Vis-á-vis the pharmacologist Werner Lipschitz, who was considered a "full Jew," Volhard did, however, take steps leading to his dismissal and emigration to Istanbul, despite urgent pleas for solidarity.9
He avoided joining the NSDAP, but became a supporting member of the SS (1933-1939) and a member of the SA Reserve II. In addition, he joined the NS-Altherrenbund, the NS-Bund der Kinderreichen, the NS-Volkswohlfahrt, and the Volksbund für das Deutschtum im Ausland.10 This kind of commitment to the National Socialist state remained insufficient in the eyes of the regime. Volhard was given emeritus status against his will on October 1, 1938, although a further extension of his tenure would have been possible.11 Although the Nazi Gauleitung did not consider him "politically suspect in the actual sense," they saw in him the danger of unwelcome political statements abroad. 12 In fact, news of his retirement reached him in South America.13
He was not even allwoed to stay in office until replacement was found, so until his successor – the strapping National Socialist Wilhelm Nonnenbruch – was appointed, first a senior physician, then the director of the polyclinic took over the clinic's management.14
The regime's skepticism toward Volhard was related to the fate of his second-born son Hans. The latter had married Hilde Seelig, a Jewish woman, in 1927. Their daughter Nana was deaf and threatened with forced sterilization. Not least because of a cooperation with his Jewish family-in-law, Hans Volhard was imprisoned for nine months in 1938/39.15 In order to ease the situation of his son's family, according to his later explanation, Franz Volhard now applied for NSDAP membership after all. But since he stated here that he was a Master Mason, the NSDAP grew even more suspicious.16
As professor emeritus, Volhard remained an influential advisor, for example when it came to the succession of Richard Siebeck in 1941 at the Charité in Berlin, or Nikolaus Jagic in Vienna in 1944. He was now even less hesitant with clear assessments. Vis-à-vis Gustav von Bergmann, for example, he blamed "the perfidy of Achelis" for the fact that he had not been able to transfer to the Charité. "We," Volhard told von Bergmann, "would have gotten along wonderfully."17 As a ministerial councilor in the Prussian Ministry of Culture in 1933/34, the physician Johann Daniel Achelis was "the architect of the 'cleansing' of German universities."18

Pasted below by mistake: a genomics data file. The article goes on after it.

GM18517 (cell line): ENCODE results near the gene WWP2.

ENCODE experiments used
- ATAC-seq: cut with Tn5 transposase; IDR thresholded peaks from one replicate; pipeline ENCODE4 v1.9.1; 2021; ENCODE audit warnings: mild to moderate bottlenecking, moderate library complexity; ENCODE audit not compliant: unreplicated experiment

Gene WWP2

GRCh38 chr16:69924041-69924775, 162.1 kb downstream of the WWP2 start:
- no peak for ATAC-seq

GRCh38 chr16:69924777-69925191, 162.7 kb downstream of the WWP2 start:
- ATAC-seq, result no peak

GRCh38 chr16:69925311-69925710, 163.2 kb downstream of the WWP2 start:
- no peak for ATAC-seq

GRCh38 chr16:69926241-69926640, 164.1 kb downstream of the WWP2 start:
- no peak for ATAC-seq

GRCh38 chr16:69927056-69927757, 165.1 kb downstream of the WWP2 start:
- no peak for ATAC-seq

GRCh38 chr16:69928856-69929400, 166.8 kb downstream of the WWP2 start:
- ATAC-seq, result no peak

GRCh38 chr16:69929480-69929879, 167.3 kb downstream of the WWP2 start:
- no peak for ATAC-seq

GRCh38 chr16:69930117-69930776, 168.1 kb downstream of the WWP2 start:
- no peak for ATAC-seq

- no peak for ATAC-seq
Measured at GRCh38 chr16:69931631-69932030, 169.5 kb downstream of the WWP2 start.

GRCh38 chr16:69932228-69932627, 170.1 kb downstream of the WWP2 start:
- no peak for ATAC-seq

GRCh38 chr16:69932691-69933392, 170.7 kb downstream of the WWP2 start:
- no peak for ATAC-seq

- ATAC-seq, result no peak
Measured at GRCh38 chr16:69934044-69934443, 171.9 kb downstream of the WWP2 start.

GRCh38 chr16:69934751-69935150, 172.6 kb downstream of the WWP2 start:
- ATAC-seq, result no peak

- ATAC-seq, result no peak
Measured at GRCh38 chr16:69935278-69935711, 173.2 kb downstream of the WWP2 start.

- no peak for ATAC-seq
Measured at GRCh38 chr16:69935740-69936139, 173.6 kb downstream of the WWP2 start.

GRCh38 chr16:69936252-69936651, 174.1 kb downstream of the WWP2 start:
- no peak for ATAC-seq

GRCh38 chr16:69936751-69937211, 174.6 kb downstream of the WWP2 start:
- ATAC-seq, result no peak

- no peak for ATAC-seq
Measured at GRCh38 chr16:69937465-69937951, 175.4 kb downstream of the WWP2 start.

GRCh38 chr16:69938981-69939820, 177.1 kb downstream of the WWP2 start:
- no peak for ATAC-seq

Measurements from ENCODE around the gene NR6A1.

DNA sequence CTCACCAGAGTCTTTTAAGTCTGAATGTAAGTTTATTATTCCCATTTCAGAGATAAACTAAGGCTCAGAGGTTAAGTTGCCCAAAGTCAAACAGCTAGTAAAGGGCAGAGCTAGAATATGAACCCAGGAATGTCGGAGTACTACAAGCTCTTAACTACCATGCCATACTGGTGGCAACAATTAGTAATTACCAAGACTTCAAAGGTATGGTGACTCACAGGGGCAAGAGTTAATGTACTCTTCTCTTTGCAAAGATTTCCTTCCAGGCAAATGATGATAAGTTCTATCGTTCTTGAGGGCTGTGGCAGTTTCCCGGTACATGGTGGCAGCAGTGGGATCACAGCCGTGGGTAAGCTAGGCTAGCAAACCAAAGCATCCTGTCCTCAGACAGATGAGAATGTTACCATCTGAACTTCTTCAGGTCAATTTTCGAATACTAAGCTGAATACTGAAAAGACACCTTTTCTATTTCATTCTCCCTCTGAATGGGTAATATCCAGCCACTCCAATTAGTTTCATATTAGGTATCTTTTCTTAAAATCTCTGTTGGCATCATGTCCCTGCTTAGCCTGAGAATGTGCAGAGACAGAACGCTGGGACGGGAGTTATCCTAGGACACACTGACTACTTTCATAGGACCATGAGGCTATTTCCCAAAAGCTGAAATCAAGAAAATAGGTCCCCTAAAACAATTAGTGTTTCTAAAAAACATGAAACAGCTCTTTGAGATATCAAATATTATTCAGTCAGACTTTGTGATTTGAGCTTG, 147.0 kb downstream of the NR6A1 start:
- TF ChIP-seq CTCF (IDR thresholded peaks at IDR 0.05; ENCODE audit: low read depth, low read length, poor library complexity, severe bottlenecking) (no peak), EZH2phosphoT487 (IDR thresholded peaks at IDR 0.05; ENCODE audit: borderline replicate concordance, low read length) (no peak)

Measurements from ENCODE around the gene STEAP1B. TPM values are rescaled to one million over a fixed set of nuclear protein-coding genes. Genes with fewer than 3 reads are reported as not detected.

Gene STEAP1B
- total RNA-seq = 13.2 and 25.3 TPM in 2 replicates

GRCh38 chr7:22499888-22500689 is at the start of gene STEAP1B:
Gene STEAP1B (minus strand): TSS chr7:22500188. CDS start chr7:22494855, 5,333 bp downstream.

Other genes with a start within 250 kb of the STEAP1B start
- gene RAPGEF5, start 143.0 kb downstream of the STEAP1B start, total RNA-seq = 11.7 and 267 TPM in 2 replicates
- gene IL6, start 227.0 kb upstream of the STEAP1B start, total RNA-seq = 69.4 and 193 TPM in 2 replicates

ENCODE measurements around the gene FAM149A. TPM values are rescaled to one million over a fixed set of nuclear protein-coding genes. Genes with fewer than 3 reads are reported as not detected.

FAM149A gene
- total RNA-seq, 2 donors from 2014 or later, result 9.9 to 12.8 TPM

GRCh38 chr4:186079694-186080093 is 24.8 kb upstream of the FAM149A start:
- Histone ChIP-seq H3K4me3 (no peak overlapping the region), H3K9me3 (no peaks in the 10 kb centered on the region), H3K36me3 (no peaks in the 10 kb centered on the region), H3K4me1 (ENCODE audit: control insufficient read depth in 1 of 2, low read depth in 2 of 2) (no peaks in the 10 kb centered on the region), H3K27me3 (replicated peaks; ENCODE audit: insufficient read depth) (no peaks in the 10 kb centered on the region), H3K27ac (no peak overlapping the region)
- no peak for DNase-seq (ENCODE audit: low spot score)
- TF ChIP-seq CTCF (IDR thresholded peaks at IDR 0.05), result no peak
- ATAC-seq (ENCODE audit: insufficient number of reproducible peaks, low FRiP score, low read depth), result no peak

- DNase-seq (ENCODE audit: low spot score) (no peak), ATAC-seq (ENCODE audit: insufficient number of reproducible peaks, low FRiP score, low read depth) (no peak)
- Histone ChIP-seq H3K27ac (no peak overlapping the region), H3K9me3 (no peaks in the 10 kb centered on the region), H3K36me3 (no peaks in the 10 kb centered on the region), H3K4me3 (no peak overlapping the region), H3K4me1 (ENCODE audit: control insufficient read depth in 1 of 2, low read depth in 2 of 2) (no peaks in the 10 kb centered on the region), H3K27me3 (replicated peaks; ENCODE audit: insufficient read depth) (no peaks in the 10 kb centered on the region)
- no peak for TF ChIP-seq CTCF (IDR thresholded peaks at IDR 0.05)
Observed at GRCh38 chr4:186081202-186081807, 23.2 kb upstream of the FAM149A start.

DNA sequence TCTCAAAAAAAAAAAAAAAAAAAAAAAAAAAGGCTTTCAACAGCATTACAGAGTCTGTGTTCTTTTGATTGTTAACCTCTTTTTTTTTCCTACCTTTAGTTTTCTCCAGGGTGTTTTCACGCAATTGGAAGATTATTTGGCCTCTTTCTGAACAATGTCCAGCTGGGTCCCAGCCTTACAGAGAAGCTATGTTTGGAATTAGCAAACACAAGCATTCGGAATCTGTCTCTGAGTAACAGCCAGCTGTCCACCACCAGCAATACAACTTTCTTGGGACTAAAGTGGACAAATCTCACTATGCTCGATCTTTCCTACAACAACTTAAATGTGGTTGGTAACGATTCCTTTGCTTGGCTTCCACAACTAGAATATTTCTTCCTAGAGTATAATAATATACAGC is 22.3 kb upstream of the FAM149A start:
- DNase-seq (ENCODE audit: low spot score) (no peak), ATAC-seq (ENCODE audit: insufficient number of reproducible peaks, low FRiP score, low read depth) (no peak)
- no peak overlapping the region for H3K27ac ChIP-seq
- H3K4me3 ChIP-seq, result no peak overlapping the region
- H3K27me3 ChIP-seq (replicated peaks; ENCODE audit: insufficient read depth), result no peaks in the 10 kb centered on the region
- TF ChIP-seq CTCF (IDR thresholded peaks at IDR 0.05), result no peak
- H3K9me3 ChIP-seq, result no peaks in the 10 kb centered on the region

It fits the mold that Volhard wrote a private letter criticizing rapproachements by colleagues to the regime. Thus, although he wanted to see Nonnenbruch on an important chair, he criticized his approach to de Crinis or even to the minister. Volhard still wanted to maintain the chimera of university autonomy in 1944: "The [minister] should abide by the faculty's proposals."19
Reinstatement by the Allies
Volhard was reinstated by the U.S. military government in 1945 and by the Hessian Ministry of Culture as clinic director and full professor in 1948.20 During the Nuremberg medical trial in 1947, he exonerated Wilhelm Beiglböck, who had been responsible for human experiments. Volhard seems not to have "realized the fundamental difference" between the Dachau human experiments to make seawater drinkable, and the thirst-and-starvation diet he advocated for soldiers suffering from nephritis.21 He was of the opinion "that there can be no question of a crime against humanity in such experiments."22When Franz Volhard was celebrated at an academic ceremony in Frankfurt on May 2, 1947, on the occasion of his 75th birthday, he accepted Louis R. Grote, a proponent of the "Neue Deutsche Heilkunde" (New German Medicine) that had been promoted for a time by the National Socialists, as keynote speaker.23
The post-war years were also extremely eventful in Volhard personal life. He went through life referring to people in his surroundings by their first name. His son Rolf lived at his house for a long time with his family, including the later Nobel Prize winner Christiane Nüsslein-Volhard, who was born in 1942. Volhard lacked the patience to deal with guests such as the deaf granddaughter Nana – unlike Christiane, referred to as Janni, a cousin of Nana's.24His wife died in 1949. Volhard, who was still considered temperamental, had a car accident on May 4, 1950, while driving to the Swiss Congress of Internists. His co-driver and secretary died at the scene of the accident, he himself died twenty days later.25 Gustav von Bergmann was able to see something positive in the accident: "Let us be grateful that this misfortune, to which he was always predestined due to his temperament, struck him at such late a stage, after having organized and brought clarification to the clinics of renal diseases."26
Honorary Member of the DGIM
The number of awards and honors is large. When Volhard became an honorary member of the DGIM in 1938, he was already an honorary doctor of the Sorbonne (1933) and a recipient of the Billroth Medal of the Vienna Medical Association (1937), the Cothenius Medal of the Leopoldina (1937), the Grand Commander's Cross of the Royal Greek Order of George I (1937), among others. Other honorary doctorates followed (Freiburg and Göttingen 1947) and he was made an honorary citizen of the University of Frankfurt am Main (1947). He was honored with a bust in Halle in 1947, and posthumously in Frankfurt am Main (1952). Several clinics, wards, lectures, and awards have been named after him, such as the Volhard Vorlesungen of the University of Frankfurt am Main (since 1952), the Volhard Lectures of the International Society of Hypertension (since 1971), the Franz Volhard Medal of the Deutsche Gesellschaft für Nierenforschung (since 1976), and the Franz Volhard Award of the Deutsche Gesellschaft für Nierenforschung (since 1980).